The United States tries to achieve several things. First, and foremost, we want to see an end to the conflict that respects Ukraine’s sovereignty and territorial integrity. We have used the OSCE to express our strong support for the Ukrainian reform agenda, for Ukrainian journalists and civil society, and for Ukraine’s European choice. That choice is not only the policy of the Ukrainian government, but that was validated by tens of millions of voters across Ukraine in several elections since the former President Yanukovych fled the country. I think we also use the OSCE with respect to Ukraine to reinforce our commitment to a Europe that is whole, free and at peace, and that is respecting the rules of the international order.
Besides Russia/Ukraine, in which other areas can the OSCE have an important impact? Why/how?
The concept behind the OSCE—that we should address security in a comprehensive way, that we should pay attention to human rights, to the openness of our economies and protection and security of environmental resources as well as to traditional conceptions of so-called “hard” security or politico-military security—remains as valid today as it was forty-one years ago when leaders met in Helsinki and signed the Helsinki Final Act. The OSCE can work across all three of these dimensions — it has not only operational capacity on the ground in many places across the OSCE but it also has independent institutions, as well as the political platform here in Vienna to exchange views about how we can best advance security in all three dimensions. And that is a real resource for collective problem-solving, and we live in an era that more and more of the problems that we have are the problems that don’t affect only one country, and problems that one country acting alone can’t solve. So platforms for collective problem-solving are only growing more valuable.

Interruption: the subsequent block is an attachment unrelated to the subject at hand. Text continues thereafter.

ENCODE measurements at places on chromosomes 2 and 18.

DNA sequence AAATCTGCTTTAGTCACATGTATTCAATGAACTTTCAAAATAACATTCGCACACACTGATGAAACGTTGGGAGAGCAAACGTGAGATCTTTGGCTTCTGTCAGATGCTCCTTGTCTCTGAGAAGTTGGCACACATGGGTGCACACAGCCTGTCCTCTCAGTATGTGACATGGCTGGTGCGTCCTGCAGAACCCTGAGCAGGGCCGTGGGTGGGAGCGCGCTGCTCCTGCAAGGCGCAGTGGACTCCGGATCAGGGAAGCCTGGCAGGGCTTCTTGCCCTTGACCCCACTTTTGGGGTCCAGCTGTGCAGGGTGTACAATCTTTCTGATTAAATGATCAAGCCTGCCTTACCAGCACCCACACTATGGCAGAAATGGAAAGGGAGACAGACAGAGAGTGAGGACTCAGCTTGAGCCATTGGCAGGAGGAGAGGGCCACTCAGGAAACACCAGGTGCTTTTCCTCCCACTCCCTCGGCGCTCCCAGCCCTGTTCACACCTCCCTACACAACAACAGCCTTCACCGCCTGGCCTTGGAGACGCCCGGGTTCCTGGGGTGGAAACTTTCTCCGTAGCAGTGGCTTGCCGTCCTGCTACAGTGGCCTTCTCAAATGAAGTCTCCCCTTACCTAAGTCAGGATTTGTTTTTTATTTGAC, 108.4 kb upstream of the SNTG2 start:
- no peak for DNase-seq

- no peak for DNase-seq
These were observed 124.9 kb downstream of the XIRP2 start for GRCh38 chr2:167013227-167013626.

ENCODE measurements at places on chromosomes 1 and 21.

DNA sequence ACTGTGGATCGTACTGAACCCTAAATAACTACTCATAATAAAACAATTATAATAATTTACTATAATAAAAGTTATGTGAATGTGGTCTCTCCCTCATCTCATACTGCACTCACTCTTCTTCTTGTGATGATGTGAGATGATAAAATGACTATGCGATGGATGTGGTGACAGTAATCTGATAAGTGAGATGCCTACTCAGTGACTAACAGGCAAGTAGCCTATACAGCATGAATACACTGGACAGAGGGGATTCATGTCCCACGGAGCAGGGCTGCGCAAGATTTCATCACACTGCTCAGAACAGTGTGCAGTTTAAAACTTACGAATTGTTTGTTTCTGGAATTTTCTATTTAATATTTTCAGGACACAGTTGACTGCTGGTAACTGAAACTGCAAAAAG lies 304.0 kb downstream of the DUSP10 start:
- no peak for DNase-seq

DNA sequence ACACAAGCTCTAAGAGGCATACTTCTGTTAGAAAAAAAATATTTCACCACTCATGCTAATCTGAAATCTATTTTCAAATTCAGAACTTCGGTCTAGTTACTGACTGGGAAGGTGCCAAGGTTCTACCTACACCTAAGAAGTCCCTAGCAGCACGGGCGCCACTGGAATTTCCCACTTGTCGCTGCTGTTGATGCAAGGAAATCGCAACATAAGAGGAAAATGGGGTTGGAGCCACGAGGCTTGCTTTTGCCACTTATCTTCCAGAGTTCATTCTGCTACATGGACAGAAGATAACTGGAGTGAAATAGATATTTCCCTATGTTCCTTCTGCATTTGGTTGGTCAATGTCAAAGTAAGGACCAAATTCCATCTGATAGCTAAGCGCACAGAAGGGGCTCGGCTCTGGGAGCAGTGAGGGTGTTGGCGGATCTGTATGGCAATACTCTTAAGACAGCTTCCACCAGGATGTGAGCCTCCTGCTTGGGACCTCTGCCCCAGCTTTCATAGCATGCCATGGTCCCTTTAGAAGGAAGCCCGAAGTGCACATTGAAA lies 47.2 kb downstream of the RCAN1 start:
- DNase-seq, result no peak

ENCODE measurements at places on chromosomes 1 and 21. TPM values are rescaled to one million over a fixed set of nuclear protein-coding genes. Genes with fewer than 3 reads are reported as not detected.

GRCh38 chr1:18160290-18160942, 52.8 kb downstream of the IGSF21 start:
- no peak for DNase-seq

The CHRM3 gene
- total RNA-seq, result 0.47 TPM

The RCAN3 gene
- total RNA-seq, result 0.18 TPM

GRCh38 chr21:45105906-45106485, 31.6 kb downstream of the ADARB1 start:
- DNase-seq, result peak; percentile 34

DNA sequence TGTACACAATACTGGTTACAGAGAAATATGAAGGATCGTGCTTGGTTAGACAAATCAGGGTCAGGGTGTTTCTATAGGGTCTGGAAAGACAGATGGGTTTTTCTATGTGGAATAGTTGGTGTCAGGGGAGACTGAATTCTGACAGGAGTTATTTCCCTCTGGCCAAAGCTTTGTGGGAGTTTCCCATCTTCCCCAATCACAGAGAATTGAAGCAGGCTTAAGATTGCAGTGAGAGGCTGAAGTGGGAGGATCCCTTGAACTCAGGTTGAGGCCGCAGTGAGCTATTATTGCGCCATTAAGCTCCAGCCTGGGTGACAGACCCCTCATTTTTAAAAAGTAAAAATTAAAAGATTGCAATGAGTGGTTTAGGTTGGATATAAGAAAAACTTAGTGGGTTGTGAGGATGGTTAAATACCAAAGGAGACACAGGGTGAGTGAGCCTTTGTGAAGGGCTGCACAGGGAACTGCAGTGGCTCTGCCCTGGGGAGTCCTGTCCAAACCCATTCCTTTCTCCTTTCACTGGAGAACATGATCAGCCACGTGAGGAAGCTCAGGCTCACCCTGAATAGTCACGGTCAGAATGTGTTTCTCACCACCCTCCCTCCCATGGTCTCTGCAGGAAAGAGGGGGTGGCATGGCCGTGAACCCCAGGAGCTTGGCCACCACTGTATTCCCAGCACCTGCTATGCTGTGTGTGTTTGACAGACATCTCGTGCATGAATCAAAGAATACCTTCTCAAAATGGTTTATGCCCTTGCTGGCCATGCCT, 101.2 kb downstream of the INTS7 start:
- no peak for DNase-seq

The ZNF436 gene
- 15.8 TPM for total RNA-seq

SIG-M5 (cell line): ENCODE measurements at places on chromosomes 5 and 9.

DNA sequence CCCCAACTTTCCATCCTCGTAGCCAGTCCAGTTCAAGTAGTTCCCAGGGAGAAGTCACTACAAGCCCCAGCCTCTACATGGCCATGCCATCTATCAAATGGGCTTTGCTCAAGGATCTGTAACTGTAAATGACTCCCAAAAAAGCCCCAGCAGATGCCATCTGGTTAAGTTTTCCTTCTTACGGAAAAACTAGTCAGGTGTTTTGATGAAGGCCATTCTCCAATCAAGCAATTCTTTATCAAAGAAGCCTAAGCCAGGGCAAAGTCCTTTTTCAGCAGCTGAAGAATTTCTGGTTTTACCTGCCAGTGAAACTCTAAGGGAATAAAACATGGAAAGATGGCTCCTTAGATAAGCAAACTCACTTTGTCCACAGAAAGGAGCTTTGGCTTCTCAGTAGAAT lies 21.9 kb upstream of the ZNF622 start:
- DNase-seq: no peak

What issues does the U.S. consider the OSCE to have been particularly effective in advancing/solving?
The US sees the OSCE as having served a valuable role across a number of issues. Obviously, for many people the OSCE is associated with arms control and confidence and security building measures that have been fundamental to maintaining and helping to reinforce trust and build transparency in the politico-military dimension. But I think many people around the world know the OSCE brand because of the unique aspect of the OSCE as a security organization which adds the incorporation of human rights and fundamental freedoms as a security issue into the agenda of the organization. And so I would say that the work in particular of the Office for Democratic Institutions and Human Rights (ODIHR) in setting the gold standard for international elections observation; the work of the Representative on Freedom of the Media for being not only an expert support to states who are in good faith working to try to develop the legislation and protection for media freedom in their countries, but also being a watchdog and calling out where we as governments are falling short on our commitments, has been crucial and has made the OSCE area more safe. Similarly, the High Commissioner on National Minorities (HCNM) has been an important early warning mechanism, because one of the bellwethers of whether our human dimension commitments are being met is whether they are being met for individuals that are part of national minority groups; that is true across the OSCE region. The HCNM has been an invaluable diplomatic institution for engaging with participating States and with members of minority communities in trying to find ways to make sure that their rights are protected which as a result makes the state and the neighborhood more stable.
U.S. Mission to the OSCE: https://osce.usmission.gov
EU Delegation to the OSCE: http://eeas.europa.eu/delegations/vienna/eu_osce/index_en.htm
The USEU Press section would like to thank Ambassador Baer for his contribution.